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Digital Subscriptions > MusicTech > June 17 > Put your projects on a diet – reduce your track count in Ableton Live…

Put your projects on a diet – reduce your track count in Ableton Live…

It’s a wonderful thing that with computer production, there are few limitations on track count. But there are practical and artistic implications. Martin Delaney shows you how to streamline your projects…

Reduce track count

Our aim is simple. We’re going to look at some techniques we can use to reduce the number of audio and MIDI tracks in an Ableton Live project. We’ll use instrument racks, freezing, resampling, and group tracks to achieve this aim. And why, precisely, are we doing this? ‘Because we can’, is the smart answer. ‘Because we want to learn some cool new things,’ is a better answer…

For most of us, our computers, or even ’phones, can run projects with more tracks than we need; that’s not much of an issue any more. But those track-heavy projects can be hard to handle, hard to keep an overview on, hard to mix… there’s an aesthetic beauty about a minimal layout that’s clean, but still functioning as a composition, a mix and a performance space. For live shows, it’s definitely on my mind: I want to have fun, not feel like I’m spinning plates.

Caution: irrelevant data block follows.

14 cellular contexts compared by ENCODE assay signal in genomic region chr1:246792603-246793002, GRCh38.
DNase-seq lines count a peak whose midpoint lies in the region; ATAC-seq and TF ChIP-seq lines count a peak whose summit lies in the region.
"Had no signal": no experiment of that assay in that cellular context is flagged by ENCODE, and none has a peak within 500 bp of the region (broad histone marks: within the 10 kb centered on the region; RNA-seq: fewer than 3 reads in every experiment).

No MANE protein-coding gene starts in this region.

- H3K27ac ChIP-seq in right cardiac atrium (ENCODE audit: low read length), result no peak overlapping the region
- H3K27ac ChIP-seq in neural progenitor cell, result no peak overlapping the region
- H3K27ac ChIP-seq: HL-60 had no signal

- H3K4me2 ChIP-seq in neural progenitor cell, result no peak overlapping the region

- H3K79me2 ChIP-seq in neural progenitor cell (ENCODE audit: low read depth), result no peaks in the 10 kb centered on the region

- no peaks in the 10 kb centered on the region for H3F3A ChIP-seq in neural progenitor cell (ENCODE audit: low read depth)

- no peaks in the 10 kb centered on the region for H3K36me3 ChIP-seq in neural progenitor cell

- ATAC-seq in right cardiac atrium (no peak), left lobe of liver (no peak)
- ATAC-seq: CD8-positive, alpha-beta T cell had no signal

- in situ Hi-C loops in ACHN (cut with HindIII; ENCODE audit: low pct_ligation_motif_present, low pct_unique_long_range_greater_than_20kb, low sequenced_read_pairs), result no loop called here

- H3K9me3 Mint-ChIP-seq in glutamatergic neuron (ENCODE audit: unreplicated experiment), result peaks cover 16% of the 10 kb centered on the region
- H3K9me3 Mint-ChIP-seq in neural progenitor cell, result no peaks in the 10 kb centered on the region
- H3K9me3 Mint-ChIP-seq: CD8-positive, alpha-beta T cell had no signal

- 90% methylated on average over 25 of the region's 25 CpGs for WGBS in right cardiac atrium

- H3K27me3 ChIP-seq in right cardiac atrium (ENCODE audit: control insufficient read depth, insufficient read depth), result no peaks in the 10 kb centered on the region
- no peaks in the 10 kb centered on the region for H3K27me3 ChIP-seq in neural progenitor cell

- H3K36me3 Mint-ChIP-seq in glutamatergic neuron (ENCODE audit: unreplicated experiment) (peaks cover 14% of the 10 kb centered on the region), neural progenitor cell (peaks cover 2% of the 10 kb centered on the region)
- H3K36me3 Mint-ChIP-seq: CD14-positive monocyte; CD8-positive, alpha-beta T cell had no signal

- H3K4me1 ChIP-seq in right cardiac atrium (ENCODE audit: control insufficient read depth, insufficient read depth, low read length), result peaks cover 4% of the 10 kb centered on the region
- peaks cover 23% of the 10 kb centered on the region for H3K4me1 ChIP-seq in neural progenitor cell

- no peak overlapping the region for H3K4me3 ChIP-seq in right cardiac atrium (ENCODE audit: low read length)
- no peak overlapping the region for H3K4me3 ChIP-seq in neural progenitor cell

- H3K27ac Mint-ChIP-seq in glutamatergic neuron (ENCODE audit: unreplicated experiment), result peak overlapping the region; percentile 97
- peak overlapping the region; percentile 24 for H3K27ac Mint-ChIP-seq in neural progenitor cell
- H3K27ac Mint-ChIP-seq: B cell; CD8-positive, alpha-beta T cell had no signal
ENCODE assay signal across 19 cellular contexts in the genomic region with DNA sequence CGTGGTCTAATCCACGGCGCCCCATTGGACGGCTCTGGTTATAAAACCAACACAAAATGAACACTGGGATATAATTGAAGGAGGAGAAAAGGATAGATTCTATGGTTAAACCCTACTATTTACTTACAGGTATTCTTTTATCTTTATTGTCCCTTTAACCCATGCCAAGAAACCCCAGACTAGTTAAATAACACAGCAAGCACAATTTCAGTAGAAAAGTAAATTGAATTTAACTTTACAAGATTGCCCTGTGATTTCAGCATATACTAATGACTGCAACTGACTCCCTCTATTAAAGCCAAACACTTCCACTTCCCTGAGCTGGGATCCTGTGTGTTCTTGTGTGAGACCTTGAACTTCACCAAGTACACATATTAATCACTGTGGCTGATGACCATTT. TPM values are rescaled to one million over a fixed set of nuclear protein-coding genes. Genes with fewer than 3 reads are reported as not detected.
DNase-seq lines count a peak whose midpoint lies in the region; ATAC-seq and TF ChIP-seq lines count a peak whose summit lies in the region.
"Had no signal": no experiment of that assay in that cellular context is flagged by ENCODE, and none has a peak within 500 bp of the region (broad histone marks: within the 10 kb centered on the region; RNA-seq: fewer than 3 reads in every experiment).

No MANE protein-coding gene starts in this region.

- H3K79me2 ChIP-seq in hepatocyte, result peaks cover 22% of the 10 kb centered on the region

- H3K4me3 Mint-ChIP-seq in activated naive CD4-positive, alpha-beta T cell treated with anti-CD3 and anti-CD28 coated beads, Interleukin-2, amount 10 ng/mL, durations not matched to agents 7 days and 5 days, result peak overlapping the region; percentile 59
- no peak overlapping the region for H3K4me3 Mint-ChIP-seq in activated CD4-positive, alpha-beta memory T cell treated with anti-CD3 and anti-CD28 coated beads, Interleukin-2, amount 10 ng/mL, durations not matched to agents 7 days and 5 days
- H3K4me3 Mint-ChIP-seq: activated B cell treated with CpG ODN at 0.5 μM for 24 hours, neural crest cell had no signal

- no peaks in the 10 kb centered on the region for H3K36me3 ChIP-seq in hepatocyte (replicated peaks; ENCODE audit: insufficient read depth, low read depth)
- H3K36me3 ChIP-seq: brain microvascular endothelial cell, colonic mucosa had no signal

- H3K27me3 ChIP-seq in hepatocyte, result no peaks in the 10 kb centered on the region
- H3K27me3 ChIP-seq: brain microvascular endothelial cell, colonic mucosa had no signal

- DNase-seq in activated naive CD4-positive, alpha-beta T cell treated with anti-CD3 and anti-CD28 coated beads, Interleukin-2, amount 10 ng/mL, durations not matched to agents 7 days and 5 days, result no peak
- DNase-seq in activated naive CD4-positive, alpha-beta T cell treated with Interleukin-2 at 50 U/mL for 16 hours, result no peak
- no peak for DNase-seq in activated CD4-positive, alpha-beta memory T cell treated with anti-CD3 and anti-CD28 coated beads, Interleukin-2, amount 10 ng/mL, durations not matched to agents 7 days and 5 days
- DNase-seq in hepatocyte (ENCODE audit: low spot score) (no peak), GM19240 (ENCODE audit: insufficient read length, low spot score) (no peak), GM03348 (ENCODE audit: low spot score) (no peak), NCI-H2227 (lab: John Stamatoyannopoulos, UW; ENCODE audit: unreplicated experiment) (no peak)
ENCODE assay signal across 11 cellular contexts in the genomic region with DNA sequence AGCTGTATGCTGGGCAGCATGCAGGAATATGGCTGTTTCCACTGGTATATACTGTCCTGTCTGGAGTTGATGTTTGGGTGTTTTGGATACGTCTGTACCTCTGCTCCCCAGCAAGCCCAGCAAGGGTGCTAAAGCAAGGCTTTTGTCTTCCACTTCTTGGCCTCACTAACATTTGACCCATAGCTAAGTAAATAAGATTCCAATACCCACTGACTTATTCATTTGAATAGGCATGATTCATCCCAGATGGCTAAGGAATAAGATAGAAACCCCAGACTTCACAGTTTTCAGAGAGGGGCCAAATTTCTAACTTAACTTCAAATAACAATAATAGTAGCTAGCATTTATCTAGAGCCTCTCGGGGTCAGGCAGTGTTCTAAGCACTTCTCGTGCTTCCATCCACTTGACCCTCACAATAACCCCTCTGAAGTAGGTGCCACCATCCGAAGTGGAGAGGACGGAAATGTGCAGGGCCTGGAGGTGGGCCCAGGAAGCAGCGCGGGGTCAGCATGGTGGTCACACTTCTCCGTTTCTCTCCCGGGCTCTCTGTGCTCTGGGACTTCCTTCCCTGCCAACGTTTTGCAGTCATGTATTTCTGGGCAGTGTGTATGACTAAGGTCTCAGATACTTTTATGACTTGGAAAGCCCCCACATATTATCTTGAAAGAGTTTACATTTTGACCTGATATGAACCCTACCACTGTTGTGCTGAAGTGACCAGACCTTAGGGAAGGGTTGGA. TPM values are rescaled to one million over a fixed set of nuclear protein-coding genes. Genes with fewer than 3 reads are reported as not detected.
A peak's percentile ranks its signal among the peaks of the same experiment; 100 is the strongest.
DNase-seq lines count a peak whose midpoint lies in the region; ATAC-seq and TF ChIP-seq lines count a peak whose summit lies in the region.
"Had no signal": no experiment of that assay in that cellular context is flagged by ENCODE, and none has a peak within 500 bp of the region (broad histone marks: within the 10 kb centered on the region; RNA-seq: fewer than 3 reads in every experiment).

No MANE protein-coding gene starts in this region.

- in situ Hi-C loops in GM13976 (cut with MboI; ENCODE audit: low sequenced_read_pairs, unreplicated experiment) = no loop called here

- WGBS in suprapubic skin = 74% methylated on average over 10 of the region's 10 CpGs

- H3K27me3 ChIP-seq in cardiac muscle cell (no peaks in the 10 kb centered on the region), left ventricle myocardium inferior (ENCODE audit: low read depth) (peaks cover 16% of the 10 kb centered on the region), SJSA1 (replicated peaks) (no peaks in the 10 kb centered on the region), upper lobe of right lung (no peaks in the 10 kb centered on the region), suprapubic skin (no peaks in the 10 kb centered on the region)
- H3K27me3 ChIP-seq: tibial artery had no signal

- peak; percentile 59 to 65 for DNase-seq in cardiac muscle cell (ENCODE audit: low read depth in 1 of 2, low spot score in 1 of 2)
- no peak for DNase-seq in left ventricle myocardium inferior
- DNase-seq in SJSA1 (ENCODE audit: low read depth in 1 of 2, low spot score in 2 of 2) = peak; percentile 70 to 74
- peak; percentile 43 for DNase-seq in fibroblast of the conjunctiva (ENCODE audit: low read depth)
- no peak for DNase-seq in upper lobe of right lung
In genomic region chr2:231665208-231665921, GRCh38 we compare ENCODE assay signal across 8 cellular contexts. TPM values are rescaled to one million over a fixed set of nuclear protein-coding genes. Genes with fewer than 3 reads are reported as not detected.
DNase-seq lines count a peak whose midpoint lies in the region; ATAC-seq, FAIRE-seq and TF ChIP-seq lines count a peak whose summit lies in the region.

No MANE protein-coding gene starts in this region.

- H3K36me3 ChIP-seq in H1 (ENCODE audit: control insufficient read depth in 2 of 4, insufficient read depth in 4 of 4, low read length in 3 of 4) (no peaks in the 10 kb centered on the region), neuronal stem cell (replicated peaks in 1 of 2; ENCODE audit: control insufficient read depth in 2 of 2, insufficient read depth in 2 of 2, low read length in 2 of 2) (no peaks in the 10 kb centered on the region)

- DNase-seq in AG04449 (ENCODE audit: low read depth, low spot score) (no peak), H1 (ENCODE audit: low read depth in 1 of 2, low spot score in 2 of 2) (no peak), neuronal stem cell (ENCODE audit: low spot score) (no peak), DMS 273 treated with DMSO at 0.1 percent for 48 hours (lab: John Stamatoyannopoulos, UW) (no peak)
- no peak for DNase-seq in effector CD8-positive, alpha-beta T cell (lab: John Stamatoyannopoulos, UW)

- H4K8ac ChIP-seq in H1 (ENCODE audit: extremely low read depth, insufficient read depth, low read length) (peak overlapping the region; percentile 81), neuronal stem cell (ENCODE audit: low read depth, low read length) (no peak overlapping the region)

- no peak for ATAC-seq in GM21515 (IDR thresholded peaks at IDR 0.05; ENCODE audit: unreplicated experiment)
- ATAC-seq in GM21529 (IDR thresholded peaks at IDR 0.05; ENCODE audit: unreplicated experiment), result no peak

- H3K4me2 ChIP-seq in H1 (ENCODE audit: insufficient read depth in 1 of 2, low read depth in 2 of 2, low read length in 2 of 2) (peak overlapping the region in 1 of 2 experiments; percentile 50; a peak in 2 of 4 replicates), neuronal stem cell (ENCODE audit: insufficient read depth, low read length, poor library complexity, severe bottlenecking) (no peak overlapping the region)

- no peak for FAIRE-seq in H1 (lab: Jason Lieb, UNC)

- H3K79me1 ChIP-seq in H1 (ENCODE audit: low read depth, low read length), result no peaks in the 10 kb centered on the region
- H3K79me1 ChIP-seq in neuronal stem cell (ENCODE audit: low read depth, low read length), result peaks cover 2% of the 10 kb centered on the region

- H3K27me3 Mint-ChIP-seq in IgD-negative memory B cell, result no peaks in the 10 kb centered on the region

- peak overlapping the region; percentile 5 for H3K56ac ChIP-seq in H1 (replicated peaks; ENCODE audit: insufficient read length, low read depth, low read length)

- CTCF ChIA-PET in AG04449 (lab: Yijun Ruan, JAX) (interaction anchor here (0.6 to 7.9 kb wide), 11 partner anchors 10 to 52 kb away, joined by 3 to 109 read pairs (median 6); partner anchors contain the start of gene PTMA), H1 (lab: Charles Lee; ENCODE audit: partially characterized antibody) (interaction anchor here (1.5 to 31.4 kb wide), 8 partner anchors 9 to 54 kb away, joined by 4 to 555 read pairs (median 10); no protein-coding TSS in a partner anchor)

If you want to make this a long-term thing, you can embrace it from the offset by composing in a more minimal way. Sometimes using fewer tracks sounds bigger and more exciting than using a lot of tracks. Instrument racks and clip envelopes are a great way to ‘cut down’, if you want to keep the full flexibility of MIDI programming and software instruments; using a clip envelope to select the correct chain means that you can launch the clips in any order and they’ll still sound as they should. There are more dynamic ways to switch chains, based on manual selection, or note range, or velocity (drum racks behave differently – they don’t have the same chain-select tools, but you can put a drum rack inside an instrument rack, and control the chain selection from there). There are also audio effect racks, so once again, you don’t need separate tracks just because you want to use a certain compressor or EQ at one point in your set. The freeze and flatten commands, on the other hand, do away with all of that MIDI flexibility entirely, creating simple audio clips, which are much easier to reorganise while Live’s running, without the risk of triggering the wrong instrument sounds. There are a couple of things to bear in mind with these commands – firstly, if you try freezing a sidechained track, you’ll see this message ‘The track [name of current track] cannot be frozen because of the routing [name of sidechain source track].’ The other thing is that freeze can’t be executed while Live’s transport is running, so better do that before you begin your set!

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